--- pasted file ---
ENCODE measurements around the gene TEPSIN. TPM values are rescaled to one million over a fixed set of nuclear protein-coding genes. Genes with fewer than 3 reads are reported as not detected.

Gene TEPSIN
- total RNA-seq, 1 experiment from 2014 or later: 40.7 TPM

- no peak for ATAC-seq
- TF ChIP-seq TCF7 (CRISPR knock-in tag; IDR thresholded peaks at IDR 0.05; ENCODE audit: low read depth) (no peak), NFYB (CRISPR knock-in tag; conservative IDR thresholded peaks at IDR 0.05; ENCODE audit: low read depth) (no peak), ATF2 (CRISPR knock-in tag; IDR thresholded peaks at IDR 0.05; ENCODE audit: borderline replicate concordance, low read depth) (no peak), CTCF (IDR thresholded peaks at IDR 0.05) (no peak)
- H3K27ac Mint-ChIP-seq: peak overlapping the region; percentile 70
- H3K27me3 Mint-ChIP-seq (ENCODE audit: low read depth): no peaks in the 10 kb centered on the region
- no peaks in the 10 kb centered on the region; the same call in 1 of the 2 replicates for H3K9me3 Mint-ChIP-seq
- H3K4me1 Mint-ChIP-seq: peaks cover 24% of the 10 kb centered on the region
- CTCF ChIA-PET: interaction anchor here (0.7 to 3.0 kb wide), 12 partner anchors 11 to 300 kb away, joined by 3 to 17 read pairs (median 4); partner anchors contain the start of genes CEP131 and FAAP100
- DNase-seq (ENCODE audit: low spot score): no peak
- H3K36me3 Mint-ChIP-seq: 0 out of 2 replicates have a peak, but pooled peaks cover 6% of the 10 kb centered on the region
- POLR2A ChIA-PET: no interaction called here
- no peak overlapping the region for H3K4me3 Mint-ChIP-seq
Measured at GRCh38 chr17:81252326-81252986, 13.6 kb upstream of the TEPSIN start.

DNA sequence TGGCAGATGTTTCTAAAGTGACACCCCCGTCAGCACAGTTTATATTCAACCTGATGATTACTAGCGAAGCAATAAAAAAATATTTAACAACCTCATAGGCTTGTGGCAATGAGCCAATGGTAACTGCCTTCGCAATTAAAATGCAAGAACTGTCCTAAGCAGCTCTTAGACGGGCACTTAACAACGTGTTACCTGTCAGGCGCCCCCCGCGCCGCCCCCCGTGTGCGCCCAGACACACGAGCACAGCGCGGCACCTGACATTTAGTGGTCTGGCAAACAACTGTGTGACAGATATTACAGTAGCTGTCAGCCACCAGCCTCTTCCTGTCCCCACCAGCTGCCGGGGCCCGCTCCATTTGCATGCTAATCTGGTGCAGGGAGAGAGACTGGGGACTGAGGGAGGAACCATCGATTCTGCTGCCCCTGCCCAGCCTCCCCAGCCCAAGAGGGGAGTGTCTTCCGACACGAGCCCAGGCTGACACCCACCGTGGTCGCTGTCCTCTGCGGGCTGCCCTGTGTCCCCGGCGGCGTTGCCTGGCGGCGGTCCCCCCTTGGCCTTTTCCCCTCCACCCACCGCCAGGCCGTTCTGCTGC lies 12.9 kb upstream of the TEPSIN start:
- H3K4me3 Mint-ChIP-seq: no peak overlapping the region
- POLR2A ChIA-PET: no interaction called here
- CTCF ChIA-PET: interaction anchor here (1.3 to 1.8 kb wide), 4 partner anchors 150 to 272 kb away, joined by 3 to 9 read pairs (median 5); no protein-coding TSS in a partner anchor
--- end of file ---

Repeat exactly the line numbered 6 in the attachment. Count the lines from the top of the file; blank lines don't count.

- H3K27ac Mint-ChIP-seq: peak overlapping the region; percentile 70